• @Kazark: there you go. – bahamat Jun 29 '12 at 22:20

ksh88, the most famous variant as it was included in SVR4, the language bash is mostly based on, the one pdksh partly cloned, and whose subset is the basis for the POSIX specification of sh has not evolved much (apart from some bug fixes and POSIX alignments by some vendors) since its last release in May 1993 (ksh88i).

However, ksh93, a rewrite by David Korn, first released in December 1993 has been in active development until around 2014 and its source code was freed in 2000. The last official release, ksh93u+, was made in August 2012 (only a few weeks after you asked that question), and there was a "beta" release (ksh93v-) made in 2014 by the original authors after they were made redundant by AT&T with many new features.

There has been a community effort to carry on development and modernise the code, based on ksh93v- which led to a ksh2020, but that effort has now been abandoned. A separate effort to maintain ksh93u+ after that seems to be going the same way. While a new one (ksh93u+m) looks a bit more promising at the moment.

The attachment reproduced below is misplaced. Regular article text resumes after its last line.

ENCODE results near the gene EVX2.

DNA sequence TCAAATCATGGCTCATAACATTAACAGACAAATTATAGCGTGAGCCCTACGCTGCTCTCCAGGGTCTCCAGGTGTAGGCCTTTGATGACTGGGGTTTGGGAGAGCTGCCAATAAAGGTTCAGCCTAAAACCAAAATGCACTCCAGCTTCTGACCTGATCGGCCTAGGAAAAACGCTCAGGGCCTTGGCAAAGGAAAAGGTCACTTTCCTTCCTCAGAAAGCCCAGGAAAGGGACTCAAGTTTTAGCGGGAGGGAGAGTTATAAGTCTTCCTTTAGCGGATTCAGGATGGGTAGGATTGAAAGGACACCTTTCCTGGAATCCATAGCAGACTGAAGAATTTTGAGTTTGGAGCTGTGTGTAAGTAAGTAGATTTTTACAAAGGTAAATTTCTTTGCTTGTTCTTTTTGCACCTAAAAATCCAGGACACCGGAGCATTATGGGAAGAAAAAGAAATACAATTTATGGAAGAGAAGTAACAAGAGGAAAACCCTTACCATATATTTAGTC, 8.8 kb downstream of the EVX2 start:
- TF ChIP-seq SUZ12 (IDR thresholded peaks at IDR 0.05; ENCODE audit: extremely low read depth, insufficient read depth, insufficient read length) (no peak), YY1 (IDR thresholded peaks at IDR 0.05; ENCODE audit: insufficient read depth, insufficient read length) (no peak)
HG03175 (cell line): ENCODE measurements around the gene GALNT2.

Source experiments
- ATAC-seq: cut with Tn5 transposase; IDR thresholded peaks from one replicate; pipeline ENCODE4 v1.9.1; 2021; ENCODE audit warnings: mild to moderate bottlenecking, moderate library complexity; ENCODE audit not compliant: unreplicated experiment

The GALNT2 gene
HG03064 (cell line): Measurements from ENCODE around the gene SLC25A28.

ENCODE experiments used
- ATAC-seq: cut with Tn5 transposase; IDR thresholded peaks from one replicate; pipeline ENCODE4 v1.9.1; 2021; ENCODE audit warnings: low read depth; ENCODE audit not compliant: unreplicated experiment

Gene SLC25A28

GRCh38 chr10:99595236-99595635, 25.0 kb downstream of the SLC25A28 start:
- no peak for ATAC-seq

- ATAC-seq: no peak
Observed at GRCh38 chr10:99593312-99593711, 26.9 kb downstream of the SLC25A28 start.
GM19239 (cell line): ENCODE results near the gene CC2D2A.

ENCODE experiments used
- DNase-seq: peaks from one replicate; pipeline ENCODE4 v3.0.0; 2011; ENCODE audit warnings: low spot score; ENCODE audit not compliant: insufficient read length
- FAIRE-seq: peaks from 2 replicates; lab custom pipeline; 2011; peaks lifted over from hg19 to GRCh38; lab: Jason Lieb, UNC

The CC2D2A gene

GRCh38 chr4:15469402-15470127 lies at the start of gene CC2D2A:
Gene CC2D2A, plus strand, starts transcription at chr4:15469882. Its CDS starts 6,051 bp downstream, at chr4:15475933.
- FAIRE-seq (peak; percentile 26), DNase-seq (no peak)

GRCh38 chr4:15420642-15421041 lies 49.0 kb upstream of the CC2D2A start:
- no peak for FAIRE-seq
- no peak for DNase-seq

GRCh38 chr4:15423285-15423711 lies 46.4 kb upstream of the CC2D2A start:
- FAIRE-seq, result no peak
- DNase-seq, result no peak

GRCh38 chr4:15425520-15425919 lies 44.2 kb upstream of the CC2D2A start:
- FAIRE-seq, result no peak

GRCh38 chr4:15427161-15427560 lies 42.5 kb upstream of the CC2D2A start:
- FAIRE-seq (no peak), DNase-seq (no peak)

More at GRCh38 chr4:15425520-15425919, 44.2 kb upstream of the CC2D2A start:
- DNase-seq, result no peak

ksh93 is/was more than a shell. It was developed alongside a fleet of utilities reusing some of the same code and that could be made builtin in ksh93, a bit like busybox.

Note that it was more a research effort, is often considered experimental and is very under-documented.

While zsh was first and foremost developed to be a powerful interactive shell, ksh93's focus was more as a programming language. There have been a lot of effort on the language and on optimisation with a goal to be in a similar category as perl or python for instance.

There are many many features of ksh93 that zsh hasn't, like there are many many features of zsh that ksh93 hasn't, and both have borrowed feature from each other. There is a large set of common features, and there are things that both can do but in very different ways.

Among the things ksh93 has but zsh doesn't:

  • all the builtins of ast-open: ksh93 when built as part of ast-open has a lot of builtins that zsh doesn't have including improved versions of some standard utilities like date, join, head, tr, uniq, wc... (though zsh has some of the functionality of those in its own builtins or language features). That's the optimisation side of things. You can't be perl-like if you need to fork a process to do anything.
  • non-forking command substitutions ($(...)), and command substitutions that don't create a subshell environment ${ ...; }.
  • multidimensional arrays: a=((a b) (c d))